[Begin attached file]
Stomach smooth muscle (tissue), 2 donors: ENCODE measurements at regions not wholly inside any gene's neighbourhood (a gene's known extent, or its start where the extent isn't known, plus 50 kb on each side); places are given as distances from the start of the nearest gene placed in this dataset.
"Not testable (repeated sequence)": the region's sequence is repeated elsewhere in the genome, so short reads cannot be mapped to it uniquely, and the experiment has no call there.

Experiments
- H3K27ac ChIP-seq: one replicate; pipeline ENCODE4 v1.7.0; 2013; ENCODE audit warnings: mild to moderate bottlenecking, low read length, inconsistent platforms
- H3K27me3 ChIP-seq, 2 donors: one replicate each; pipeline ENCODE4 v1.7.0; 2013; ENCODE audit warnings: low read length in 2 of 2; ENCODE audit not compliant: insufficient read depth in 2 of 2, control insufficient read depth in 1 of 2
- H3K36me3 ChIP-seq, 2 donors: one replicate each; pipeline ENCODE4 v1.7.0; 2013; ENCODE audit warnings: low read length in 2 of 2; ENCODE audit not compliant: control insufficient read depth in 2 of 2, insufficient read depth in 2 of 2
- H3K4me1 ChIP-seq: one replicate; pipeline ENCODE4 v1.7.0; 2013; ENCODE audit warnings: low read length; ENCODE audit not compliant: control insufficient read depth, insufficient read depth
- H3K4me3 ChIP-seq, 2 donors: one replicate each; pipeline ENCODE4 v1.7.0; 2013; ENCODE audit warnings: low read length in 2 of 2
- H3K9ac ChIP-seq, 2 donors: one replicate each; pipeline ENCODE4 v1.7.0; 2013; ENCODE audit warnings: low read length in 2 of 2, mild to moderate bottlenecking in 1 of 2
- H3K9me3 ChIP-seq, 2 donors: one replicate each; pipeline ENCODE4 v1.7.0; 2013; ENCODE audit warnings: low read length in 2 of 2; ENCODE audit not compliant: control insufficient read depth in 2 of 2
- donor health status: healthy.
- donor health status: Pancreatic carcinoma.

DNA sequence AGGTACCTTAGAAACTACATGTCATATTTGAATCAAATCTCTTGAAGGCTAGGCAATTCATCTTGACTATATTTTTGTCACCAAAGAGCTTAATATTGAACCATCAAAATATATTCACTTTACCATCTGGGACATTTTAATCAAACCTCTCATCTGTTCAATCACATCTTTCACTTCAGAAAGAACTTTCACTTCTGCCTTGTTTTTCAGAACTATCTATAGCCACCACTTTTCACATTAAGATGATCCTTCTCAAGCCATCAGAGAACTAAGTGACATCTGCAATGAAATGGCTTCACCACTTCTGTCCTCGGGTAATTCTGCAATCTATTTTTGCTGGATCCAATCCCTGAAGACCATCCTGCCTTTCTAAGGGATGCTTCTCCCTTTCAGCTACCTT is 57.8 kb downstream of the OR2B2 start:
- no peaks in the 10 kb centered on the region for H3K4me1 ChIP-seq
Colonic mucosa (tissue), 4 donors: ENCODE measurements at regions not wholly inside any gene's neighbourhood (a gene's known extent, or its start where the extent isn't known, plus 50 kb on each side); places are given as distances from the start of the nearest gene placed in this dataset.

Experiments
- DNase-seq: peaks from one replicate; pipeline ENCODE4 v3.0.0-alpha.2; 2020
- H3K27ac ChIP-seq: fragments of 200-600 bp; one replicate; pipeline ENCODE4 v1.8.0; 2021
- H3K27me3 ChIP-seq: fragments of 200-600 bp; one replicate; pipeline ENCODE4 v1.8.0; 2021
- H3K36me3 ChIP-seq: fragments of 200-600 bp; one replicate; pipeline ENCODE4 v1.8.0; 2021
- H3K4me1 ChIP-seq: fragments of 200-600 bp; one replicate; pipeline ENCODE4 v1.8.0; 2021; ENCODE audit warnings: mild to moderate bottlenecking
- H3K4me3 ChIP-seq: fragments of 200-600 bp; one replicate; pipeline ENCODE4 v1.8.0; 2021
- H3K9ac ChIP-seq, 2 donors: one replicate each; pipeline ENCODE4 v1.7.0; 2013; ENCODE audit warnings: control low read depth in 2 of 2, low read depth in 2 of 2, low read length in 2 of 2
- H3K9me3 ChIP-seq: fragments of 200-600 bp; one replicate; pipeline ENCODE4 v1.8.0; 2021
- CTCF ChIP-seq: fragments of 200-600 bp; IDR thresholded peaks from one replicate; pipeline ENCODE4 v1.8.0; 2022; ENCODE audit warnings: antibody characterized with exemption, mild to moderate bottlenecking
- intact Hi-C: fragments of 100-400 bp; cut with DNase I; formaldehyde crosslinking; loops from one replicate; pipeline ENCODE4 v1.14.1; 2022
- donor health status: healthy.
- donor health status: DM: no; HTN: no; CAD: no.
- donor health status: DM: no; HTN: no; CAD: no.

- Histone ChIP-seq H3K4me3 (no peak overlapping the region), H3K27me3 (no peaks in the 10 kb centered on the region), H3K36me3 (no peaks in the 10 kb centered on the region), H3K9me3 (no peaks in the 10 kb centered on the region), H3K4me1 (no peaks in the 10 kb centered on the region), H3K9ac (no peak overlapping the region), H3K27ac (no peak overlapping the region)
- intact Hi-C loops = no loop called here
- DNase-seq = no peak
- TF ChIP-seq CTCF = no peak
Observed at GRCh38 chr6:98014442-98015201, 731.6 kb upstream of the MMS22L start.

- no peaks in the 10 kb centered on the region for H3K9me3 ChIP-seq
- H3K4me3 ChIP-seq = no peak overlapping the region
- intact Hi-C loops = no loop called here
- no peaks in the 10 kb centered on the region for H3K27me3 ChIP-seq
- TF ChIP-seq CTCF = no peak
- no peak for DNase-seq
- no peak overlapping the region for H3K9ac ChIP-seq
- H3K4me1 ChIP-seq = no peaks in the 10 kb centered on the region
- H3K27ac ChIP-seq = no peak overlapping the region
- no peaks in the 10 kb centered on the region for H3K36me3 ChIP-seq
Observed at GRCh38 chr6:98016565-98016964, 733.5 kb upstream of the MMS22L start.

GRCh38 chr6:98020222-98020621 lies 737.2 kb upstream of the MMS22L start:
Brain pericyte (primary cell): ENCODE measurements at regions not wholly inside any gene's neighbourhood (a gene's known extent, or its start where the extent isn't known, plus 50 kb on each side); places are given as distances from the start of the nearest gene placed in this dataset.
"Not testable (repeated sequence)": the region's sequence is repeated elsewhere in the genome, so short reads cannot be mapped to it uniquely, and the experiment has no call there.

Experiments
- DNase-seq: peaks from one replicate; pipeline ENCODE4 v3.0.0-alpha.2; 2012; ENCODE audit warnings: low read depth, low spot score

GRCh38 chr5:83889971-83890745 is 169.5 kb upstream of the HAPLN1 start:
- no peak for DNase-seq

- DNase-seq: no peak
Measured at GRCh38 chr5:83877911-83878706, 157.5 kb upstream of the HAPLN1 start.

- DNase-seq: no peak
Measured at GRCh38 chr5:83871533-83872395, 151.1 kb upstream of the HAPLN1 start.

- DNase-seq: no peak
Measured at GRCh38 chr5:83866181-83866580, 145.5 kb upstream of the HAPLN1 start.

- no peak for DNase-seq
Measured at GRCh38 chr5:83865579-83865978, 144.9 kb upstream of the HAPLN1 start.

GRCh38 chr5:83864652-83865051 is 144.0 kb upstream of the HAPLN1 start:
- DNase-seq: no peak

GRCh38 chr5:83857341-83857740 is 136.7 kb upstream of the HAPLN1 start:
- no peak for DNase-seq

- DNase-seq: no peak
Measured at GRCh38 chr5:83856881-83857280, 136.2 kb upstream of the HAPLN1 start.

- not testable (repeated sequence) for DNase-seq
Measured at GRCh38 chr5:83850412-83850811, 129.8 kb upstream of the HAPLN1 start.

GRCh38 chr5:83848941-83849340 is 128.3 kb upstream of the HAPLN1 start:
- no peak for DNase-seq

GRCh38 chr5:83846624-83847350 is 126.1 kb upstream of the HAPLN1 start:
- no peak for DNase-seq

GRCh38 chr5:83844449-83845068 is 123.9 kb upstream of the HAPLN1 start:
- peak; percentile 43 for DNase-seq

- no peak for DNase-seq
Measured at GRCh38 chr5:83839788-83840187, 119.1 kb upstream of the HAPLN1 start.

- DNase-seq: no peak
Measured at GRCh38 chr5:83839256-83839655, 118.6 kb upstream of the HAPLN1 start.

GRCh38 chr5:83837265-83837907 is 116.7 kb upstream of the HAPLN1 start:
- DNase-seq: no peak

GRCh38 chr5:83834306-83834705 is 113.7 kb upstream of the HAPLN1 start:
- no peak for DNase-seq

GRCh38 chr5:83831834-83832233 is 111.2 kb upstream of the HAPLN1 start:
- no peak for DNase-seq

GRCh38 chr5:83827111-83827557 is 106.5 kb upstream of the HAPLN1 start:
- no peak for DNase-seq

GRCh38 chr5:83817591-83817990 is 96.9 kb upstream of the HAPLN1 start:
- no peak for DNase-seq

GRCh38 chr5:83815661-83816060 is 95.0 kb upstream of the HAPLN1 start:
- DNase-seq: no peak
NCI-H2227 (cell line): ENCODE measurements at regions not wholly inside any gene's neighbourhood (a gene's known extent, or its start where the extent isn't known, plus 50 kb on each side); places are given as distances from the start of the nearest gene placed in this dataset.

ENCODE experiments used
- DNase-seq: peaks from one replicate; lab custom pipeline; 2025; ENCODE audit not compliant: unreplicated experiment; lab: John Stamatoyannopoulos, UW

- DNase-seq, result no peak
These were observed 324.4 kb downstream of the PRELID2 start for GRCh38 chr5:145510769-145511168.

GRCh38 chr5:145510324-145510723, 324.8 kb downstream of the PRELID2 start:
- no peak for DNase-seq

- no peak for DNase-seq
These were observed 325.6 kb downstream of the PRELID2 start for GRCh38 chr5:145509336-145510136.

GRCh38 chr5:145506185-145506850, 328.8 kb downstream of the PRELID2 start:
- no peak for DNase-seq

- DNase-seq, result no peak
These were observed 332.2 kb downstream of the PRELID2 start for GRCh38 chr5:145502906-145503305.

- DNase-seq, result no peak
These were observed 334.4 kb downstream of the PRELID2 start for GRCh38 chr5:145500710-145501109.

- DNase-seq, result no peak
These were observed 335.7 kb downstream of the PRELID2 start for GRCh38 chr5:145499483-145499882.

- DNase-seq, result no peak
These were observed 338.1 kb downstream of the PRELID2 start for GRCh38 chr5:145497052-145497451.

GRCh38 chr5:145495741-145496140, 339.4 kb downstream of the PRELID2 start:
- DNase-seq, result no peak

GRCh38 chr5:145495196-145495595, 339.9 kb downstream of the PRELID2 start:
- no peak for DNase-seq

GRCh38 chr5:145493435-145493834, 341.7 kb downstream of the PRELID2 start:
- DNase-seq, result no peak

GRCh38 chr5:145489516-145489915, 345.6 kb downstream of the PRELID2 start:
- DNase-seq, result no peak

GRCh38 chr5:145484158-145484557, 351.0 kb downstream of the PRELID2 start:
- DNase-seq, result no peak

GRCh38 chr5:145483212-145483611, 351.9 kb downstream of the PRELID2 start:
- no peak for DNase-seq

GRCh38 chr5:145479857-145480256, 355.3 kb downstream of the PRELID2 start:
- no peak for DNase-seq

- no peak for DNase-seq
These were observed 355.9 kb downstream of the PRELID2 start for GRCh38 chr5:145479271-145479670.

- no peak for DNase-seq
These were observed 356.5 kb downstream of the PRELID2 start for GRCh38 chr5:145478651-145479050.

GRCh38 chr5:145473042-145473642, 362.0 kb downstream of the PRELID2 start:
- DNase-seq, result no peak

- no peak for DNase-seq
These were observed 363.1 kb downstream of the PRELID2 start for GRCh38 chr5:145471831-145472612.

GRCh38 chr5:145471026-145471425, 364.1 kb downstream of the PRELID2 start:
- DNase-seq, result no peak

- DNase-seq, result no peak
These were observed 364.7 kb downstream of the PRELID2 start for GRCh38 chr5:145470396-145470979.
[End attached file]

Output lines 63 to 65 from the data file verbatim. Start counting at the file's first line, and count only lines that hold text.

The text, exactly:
GRCh38 chr5:83857341-83857740 is 136.7 kb upstream of the HAPLN1 start:
- no peak for DNase-seq

- DNase-seq: no peak